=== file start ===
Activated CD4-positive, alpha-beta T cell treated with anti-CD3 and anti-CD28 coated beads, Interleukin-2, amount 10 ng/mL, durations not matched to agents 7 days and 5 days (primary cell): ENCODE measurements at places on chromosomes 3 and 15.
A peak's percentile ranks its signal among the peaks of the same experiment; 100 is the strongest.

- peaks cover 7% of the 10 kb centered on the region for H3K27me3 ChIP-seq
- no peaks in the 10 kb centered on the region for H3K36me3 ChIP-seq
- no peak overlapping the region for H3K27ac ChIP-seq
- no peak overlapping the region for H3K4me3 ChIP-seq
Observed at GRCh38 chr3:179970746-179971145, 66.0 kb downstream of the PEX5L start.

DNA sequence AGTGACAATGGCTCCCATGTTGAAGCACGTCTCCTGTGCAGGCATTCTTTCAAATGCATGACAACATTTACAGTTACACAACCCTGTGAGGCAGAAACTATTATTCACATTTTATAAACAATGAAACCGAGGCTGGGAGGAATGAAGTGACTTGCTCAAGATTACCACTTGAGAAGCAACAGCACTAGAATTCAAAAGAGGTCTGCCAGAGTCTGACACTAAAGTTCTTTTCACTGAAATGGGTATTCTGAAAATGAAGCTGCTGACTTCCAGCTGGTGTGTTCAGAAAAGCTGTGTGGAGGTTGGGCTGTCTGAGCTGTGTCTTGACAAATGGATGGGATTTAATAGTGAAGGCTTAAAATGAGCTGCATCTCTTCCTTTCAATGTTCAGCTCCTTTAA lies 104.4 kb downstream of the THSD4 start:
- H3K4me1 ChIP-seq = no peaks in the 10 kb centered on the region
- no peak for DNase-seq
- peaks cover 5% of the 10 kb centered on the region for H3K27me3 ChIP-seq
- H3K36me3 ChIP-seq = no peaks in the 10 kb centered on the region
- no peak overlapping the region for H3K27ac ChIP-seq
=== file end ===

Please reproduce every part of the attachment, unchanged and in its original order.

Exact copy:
Activated CD4-positive, alpha-beta T cell treated with anti-CD3 and anti-CD28 coated beads, Interleukin-2, amount 10 ng/mL, durations not matched to agents 7 days and 5 days (primary cell): ENCODE measurements at places on chromosomes 3 and 15.
A peak's percentile ranks its signal among the peaks of the same experiment; 100 is the strongest.

- peaks cover 7% of the 10 kb centered on the region for H3K27me3 ChIP-seq
- no peaks in the 10 kb centered on the region for H3K36me3 ChIP-seq
- no peak overlapping the region for H3K27ac ChIP-seq
- no peak overlapping the region for H3K4me3 ChIP-seq
Observed at GRCh38 chr3:179970746-179971145, 66.0 kb downstream of the PEX5L start.

DNA sequence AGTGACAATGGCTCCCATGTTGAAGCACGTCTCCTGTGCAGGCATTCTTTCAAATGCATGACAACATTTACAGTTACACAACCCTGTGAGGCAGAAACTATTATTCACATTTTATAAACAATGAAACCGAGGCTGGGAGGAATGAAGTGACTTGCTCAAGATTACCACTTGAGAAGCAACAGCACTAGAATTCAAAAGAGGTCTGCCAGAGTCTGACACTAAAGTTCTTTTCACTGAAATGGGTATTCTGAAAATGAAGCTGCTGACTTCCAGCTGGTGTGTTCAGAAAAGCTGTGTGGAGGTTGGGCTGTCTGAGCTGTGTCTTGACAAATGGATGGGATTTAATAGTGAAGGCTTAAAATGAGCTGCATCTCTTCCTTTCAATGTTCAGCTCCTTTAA lies 104.4 kb downstream of the THSD4 start:
- H3K4me1 ChIP-seq = no peaks in the 10 kb centered on the region
- no peak for DNase-seq
- peaks cover 5% of the 10 kb centered on the region for H3K27me3 ChIP-seq
- H3K36me3 ChIP-seq = no peaks in the 10 kb centered on the region
- no peak overlapping the region for H3K27ac ChIP-seq